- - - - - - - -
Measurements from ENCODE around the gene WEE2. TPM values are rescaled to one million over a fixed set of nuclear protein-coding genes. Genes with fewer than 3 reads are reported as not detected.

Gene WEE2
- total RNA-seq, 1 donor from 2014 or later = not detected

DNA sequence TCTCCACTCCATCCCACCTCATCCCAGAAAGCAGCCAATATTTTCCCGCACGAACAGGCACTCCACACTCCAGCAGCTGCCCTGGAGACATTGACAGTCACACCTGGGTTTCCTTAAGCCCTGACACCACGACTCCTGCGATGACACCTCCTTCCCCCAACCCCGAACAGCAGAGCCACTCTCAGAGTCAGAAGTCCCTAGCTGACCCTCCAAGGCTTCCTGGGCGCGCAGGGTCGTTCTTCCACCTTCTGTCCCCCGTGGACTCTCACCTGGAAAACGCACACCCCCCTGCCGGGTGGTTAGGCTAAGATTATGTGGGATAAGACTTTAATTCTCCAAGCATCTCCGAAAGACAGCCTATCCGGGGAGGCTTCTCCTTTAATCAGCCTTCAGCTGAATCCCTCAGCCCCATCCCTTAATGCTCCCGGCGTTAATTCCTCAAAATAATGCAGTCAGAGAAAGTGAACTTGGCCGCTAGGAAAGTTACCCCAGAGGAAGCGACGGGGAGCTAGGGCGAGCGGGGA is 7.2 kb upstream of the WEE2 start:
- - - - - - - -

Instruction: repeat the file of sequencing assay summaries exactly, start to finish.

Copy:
Measurements from ENCODE around the gene WEE2. TPM values are rescaled to one million over a fixed set of nuclear protein-coding genes. Genes with fewer than 3 reads are reported as not detected.

Gene WEE2
- total RNA-seq, 1 donor from 2014 or later = not detected

DNA sequence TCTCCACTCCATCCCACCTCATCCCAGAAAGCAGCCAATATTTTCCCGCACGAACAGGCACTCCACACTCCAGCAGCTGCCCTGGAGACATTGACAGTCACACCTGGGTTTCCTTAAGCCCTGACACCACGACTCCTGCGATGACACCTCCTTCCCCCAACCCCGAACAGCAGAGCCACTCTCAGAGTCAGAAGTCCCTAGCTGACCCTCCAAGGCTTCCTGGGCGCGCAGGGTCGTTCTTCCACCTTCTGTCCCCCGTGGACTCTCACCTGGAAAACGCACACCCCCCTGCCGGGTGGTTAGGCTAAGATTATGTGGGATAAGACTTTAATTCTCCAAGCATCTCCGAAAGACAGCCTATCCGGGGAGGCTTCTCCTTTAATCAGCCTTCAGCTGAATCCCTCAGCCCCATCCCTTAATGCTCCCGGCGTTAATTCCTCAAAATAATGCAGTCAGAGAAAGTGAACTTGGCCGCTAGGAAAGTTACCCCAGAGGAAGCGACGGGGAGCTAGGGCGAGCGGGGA is 7.2 kb upstream of the WEE2 start: